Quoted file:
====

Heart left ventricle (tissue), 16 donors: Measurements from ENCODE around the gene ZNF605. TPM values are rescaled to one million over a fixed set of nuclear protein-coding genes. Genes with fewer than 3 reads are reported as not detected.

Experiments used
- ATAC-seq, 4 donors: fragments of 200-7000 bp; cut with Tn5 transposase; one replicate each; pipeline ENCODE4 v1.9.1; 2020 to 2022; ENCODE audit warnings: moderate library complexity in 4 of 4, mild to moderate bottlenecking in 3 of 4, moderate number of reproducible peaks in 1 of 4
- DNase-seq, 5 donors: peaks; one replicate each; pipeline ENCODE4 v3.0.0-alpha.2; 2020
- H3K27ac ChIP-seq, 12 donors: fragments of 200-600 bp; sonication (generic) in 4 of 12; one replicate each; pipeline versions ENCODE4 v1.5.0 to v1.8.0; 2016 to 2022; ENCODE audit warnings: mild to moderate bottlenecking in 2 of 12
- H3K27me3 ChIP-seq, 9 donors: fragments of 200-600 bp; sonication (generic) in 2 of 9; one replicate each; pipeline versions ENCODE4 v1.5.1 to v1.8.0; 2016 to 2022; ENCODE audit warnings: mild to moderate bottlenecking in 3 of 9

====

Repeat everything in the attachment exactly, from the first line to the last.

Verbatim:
Heart left ventricle (tissue), 16 donors: Measurements from ENCODE around the gene ZNF605. TPM values are rescaled to one million over a fixed set of nuclear protein-coding genes. Genes with fewer than 3 reads are reported as not detected.

Experiments used
- ATAC-seq, 4 donors: fragments of 200-7000 bp; cut with Tn5 transposase; one replicate each; pipeline ENCODE4 v1.9.1; 2020 to 2022; ENCODE audit warnings: moderate library complexity in 4 of 4, mild to moderate bottlenecking in 3 of 4, moderate number of reproducible peaks in 1 of 4
- DNase-seq, 5 donors: peaks; one replicate each; pipeline ENCODE4 v3.0.0-alpha.2; 2020
- H3K27ac ChIP-seq, 12 donors: fragments of 200-600 bp; sonication (generic) in 4 of 12; one replicate each; pipeline versions ENCODE4 v1.5.0 to v1.8.0; 2016 to 2022; ENCODE audit warnings: mild to moderate bottlenecking in 2 of 12
- H3K27me3 ChIP-seq, 9 donors: fragments of 200-600 bp; sonication (generic) in 2 of 9; one replicate each; pipeline versions ENCODE4 v1.5.1 to v1.8.0; 2016 to 2022; ENCODE audit warnings: mild to moderate bottlenecking in 3 of 9